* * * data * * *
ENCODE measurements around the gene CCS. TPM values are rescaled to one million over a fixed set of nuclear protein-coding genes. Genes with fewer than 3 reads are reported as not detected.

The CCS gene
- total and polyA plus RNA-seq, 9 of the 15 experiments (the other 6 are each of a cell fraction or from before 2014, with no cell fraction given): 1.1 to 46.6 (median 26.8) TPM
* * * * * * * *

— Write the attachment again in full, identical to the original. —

ENCODE measurements around the gene CCS. TPM values are rescaled to one million over a fixed set of nuclear protein-coding genes. Genes with fewer than 3 reads are reported as not detected.

The CCS gene
- total and polyA plus RNA-seq, 9 of the 15 experiments (the other 6 are each of a cell fraction or from before 2014, with no cell fraction given): 1.1 to 46.6 (median 26.8) TPM